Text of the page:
Before the Meeting: How to Prepare


Know Your Worth


It might be a little hard to put a price on your work if you don’t have a yardstick to compare it to. Before asking for a raise, look up the market rates of the service you can provide. It would be helpful to also mark out trends based on the region that you’re working in, to be completely well versed in whether you’re truly being underpaid for your service. Most salary websites give a range for you to infer from, but this might be tricky considering the variety of information each website offers. We recommend spending more time in this area and making sure you fact check the information you find. 


Phrase Your Questions Carefully


If you know anyone else in the same field as you, talking to them can be very helpful in steering you in the right direction. Take note of not asking people directly what their salary is like, but throw in subtle hints instead. 


Company’s Salary Structure


Once you’ve familiarised yourself with your rightful pay and the regional trends of your industry, you will need to know if your company has any policies against asking for a salary raise. In certain companies, you will need to follow a strict rule on when you can be offered a raise.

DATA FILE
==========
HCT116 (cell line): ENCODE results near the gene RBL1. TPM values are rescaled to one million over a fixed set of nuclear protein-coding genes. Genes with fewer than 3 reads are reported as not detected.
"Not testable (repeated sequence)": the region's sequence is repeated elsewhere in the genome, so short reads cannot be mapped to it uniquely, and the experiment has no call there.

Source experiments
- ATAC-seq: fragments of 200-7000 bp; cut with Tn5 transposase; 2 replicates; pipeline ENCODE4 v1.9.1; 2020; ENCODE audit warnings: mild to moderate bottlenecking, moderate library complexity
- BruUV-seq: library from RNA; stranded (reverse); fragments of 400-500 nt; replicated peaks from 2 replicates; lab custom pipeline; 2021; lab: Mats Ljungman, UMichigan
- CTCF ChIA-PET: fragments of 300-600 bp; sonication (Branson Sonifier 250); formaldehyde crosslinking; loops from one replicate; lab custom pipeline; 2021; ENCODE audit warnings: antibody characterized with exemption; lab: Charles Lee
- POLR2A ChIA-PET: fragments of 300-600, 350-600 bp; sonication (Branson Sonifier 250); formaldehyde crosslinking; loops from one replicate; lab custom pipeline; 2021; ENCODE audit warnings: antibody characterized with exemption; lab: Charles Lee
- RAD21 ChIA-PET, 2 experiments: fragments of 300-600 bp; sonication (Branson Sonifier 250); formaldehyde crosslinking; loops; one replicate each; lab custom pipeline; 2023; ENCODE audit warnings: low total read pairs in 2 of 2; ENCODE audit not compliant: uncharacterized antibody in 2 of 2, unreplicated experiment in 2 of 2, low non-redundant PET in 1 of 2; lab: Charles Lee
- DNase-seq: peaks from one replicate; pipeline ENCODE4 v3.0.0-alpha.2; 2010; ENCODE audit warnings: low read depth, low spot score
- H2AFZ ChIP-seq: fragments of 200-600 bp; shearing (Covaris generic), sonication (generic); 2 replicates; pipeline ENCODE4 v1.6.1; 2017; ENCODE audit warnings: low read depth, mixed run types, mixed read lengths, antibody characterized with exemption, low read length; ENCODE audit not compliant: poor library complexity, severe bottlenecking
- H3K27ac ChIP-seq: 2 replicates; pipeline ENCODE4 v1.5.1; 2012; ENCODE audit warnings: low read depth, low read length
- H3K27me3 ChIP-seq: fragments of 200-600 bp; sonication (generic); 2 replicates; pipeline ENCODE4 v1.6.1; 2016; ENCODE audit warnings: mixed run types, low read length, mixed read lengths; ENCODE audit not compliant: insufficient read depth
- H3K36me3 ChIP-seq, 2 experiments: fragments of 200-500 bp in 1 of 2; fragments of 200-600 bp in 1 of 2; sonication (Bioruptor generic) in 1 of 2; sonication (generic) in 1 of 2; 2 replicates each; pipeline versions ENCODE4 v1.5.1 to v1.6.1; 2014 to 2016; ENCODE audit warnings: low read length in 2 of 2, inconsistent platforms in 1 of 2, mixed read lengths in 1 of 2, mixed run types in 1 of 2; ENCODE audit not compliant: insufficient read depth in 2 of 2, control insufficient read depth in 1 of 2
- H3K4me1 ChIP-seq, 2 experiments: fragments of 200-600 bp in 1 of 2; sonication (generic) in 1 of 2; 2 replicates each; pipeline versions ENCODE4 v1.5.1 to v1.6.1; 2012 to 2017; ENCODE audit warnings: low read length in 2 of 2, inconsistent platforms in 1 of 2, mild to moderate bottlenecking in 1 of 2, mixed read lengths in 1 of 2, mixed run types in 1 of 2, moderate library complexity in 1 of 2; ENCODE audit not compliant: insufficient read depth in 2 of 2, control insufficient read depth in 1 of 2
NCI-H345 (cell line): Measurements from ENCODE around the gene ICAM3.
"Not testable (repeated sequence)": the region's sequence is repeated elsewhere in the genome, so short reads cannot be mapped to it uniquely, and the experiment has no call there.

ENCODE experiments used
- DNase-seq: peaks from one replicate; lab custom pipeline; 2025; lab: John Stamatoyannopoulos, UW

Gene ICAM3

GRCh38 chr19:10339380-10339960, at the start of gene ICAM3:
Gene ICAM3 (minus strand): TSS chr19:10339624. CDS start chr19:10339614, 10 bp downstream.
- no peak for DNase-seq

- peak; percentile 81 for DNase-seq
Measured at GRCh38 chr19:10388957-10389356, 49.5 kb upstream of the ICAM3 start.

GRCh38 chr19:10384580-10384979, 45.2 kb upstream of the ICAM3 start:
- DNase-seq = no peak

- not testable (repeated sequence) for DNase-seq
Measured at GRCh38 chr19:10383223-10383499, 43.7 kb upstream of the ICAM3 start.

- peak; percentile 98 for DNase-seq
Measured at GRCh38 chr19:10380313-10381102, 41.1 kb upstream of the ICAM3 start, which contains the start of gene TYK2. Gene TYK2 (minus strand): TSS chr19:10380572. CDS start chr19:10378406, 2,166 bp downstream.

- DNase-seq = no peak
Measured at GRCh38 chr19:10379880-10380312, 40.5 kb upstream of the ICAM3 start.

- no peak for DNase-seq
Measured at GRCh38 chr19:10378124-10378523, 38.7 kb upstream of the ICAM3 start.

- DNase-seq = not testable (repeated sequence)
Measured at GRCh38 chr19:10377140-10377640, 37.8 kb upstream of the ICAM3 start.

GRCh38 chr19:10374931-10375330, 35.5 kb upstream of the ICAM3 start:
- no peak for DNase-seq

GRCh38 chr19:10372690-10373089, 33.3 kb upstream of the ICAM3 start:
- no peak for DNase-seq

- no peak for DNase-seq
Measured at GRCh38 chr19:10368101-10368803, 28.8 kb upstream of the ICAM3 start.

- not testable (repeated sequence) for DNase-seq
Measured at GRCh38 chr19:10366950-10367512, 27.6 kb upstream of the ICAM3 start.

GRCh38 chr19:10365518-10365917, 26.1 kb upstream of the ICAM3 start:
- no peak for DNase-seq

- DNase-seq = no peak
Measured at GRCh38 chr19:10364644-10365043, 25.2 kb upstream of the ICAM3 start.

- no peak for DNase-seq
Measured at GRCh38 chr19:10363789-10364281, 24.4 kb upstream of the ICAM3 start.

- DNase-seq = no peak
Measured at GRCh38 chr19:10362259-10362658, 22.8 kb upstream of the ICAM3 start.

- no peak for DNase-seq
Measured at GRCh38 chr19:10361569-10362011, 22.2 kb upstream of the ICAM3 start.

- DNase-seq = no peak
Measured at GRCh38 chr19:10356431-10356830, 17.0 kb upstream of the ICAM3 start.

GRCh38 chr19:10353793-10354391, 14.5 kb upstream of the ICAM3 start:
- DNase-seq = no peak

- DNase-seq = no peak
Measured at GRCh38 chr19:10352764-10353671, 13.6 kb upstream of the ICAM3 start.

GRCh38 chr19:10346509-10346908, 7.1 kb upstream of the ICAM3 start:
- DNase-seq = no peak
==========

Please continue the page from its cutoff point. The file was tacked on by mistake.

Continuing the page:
During the Meeting 


What to Say


No fancy presentations or meetings. All you will need to say is something straightforward and to the point. If you have a specific price you want to ask for, say it loud and clear. While it’s not necessarily a hard and fast rule that you will have to spill the amount you’re looking for, be 100% prepared to say it if they ask. 


Focus on Accomplishments


The reasons for your raise should be limited to only business reasons. There is no point in bringing up your stories like how you may be required to pay rent or support your elderly grandparents. Your case should be built around the contributions you’ve made and the value you have. 


Be Prepared for the Worst


Don’t expect a straightforward and firm answer after posing the question. Sometimes your manager might need to sit on it for a while before he/she can come back with a solid answer. Even if the answer is, ultimately, ‘no’, don’t worry, it’s a good opportunity for you to ask how you’ll be able to earn your raise or what is required of you. Only after that will you be able to assess for yourself if you are able to meet their requirements. 


That’s it! Easy as 1-2-3. Asking for a raise is a very normal part of having a job. All in all, make sure that you’ve done enough research and are confident with the amount of contribution you’ve made to the company and not make outrageous claims, you’ll be great. 


Samantha hails from Virginia and is a proud wife to a retired Deputy Sheriff and mother to two amazing little boys named Jack & William. A veteran product reviewer; Samantha has been reviewing products for 8 years and offers high quality product reviews with original photography.